Image: Wee Hong Soon/123rf
Balloting for that BTO flat or shopping around for a resale flat are practically a rite of passage for young Singaporeans about to tie the knot.
Since it’s something so many here go through, people tend to go through the motions without really trying to critically think about what they’re doing. They ballot for the biggest flat they can afford, thank the gods when they finally get allocated one after many unsuccessful attempts, and then sign up for that home loan.
Easy right? Not really. Here are four mistakes too many young people are making when they start the process of getting their BTO flat.
Applying for a BTO flat in an inconvenient area just to increase their chances
Balloting for a BTO flat is a stressful procedure. There are some people who are just damn unlucky and can’t seem to get a flat no matter how many times they try. With this kind of luck, they can forget about buying Toto or 4D.
As a result, you have people getting all kancheong and balloting for a flat in any estate just to try their luck, without really giving much thought to the area in which the new launch is situated.
The problem is that once you actually get the flat, unlike young couples in other developed countries whose first homes are usually a rental, you can’t just move to a new place should you change jobs and discover that you now face a tedious commute from Bukit Panjang to Changi Business Park every day.
For instance, everybody is talking about how the new Punggol estate is so wonderful with its park and river. But instead of just blindly balloting for a flat there, go down, view the area for yourself and most importantly, try taking public transport from the site of your new flat to wherever you are most likely to be working, or to the central parts of town you frequent. When you experience first-hand how your commute will be affected, you’ll be able to make a more precise cost-benefit analysis of living in that area.
And seriously, when they tell you that your flat is “just a five minute walk” from the nearest MRT station or “offers easy access in minutes to the CBD”, take it with a pinch of salt and visit the site for yourself.
Biting off more home loan than they can chew
Despite the fact that Singaporeans are always complaining about how expensive housing is, 5-room flats have proven very popular amongst balloters, despite the low birth rate and the relatively small size of family units.
Many people sign up for the most expensive flat they can possibly afford simply because they feel like they need to “invest” as much as they can in the housing market before prices start rising again.
In 2013, the MAS warned that about 5% to 10% of Singaporeans with mortgages were in fact overstretching themselves.
Even if you don’t actually end up defaulting on your loan, there are many reasons over-saddling yourself with debt is a bad idea. There are numerous reports of how Singaporeans are ill-prepared for retirement, and there’s also the more insidious problem in society of people toiling away miserably in jobs they hate, but feeling like they have no choice because they need the money.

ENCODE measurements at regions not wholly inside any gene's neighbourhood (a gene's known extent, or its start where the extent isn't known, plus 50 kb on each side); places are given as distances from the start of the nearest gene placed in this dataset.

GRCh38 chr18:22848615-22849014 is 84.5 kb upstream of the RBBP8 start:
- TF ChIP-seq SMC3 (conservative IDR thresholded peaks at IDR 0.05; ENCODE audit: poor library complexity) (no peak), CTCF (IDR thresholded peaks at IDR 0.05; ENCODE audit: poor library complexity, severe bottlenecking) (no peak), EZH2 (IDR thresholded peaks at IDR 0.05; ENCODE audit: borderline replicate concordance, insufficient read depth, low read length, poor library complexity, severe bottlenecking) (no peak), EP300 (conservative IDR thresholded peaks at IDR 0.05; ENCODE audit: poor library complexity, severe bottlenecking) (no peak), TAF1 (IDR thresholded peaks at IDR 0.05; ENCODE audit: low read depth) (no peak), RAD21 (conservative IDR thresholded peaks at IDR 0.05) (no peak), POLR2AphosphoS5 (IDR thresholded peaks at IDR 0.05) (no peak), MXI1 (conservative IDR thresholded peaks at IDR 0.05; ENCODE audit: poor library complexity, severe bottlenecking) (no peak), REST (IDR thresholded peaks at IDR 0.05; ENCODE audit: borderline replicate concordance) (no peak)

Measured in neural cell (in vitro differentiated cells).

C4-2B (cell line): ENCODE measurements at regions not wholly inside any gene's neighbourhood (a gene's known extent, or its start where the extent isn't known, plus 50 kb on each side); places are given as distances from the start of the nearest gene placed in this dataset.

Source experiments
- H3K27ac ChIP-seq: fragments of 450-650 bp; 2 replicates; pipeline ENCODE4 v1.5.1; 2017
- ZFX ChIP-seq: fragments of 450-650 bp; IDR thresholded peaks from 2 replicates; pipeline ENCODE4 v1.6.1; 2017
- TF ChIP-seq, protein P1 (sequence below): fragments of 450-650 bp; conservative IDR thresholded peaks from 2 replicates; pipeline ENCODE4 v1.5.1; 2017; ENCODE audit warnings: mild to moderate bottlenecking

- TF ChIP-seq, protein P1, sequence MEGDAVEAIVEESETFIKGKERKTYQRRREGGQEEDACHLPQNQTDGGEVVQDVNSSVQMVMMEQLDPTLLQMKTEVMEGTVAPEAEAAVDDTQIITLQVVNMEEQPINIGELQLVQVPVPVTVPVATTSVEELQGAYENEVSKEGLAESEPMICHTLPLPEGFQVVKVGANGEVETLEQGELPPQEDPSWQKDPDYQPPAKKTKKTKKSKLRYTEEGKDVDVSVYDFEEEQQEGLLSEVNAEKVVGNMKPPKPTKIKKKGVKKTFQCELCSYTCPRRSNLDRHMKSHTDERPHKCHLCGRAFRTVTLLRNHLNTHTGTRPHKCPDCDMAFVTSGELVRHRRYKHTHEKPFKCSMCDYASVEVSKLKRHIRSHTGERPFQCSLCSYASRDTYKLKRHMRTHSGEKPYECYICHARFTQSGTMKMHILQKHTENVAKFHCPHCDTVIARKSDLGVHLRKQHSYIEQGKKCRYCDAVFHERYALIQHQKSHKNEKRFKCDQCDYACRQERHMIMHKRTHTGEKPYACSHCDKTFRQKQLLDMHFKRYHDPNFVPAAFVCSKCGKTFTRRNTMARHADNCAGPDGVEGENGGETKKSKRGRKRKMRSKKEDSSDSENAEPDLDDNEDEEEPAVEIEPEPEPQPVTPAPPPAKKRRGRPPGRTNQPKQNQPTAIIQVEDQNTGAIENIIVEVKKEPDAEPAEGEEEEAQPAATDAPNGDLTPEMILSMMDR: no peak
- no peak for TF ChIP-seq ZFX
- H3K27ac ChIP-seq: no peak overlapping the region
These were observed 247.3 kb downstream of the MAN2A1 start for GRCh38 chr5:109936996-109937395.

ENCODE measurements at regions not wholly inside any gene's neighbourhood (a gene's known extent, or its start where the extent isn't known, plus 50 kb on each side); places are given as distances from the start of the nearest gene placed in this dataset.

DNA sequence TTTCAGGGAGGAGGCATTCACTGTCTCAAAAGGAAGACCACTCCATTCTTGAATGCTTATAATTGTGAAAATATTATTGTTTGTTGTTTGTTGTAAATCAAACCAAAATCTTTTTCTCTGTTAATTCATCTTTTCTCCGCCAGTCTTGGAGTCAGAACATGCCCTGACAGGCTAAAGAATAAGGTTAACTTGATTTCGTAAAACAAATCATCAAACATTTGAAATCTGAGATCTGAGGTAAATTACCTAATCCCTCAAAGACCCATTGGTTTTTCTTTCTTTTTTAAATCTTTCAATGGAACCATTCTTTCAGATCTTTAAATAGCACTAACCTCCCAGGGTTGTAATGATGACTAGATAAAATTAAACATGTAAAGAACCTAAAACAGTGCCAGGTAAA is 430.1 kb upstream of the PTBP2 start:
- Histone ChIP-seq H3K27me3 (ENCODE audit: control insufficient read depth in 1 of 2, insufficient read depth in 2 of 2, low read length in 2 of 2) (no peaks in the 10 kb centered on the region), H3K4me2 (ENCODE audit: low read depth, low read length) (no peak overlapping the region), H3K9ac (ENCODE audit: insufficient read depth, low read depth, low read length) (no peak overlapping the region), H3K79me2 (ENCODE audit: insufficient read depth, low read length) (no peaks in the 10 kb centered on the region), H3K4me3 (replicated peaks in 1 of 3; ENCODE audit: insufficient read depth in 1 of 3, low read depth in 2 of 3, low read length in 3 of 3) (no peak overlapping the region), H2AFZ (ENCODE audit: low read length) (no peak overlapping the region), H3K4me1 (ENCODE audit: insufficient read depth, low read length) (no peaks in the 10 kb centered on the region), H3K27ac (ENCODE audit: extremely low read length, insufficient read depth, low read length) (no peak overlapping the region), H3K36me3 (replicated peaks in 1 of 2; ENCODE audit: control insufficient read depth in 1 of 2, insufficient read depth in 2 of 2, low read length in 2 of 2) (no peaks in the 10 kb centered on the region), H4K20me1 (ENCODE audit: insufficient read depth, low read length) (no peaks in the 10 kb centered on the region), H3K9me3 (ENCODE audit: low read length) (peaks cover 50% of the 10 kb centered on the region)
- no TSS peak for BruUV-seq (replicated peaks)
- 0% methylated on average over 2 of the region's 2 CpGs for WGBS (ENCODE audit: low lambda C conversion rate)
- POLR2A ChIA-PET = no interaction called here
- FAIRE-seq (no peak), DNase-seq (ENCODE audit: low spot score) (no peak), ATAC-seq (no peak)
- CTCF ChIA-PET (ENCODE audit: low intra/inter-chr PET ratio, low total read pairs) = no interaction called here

People are always quick to point fingers at the high cost of living, but one can’t help but wonder if many of these folks are bogged down by financial burdens they’ve voluntarily taken on.
Not bothering to compare home loans
I’ve heard many Singaporeans speak of applying for home loans like taking the PSLE—better hope I don’t fail or get rejected, they say. This also means they’re prone to applying for home loans at banks they think are likely to accept them.
That’s not how it should work. In reality, you are the customer and the banks are providing you with a service. So it’s in your best interests to shop around for the home loan with the lowest possible interest rate. You can do this easily using the MoneySmart home loan wizard.
In addition, many people just end up signing up for the HDB home loan because it “sounds” safer and you won’t get rejected, so what could go wrong, right?
In reality, the HDB loan actually offers higher interest rates than bank loans most of the time, which makes it more expensive! On the other hand, with an HDB loan, you pay a lower downpayment and you do not have to pay the hefty 1.5% prepayment penalty that you’ll have to pay a bank should you strike Toto and decide to pay off your home loan early.
Make sure you understand the differences between HDB loans and bank loans before blindly signing up for the former.
Not doing research on future plans for the area
In some ways, Singaporeans are a forward thinking bunch. In fact, it could be said that we are constantly preparing for a tough future. Yet there are still quite a few people who don’t bother to research future plans for an area in which they’re buying a BTO flat.
The future of the area your property is in is going to have a direct effect on the value of your home, as well as your rental yield should you use to rent it out years later.
Just because an area looks super ulu doesn’t mean it will necessarily still be such a wasteland a few years down the road when your flat is ready. The government is constantly building new roads to improve access and revitalising neighbourhood centres with facilities like hawker centres. New malls (in fact too may of them) sprout up all the time, and we are all too familiar with how planned MRT stations can turn a heartland area into a goldmine. Also, your quality of life can be improved by bicycle paths and recreational facilities—I would totally consider anywhere connected by bicycle paths to the city.
Then there are also developments that deter some people from buying homes in certain areas, like industrial parks, workers’ dormitories and old age homes, sadly.
Much of this information is available online in the form of the URA Master Plan, so check before you buy.
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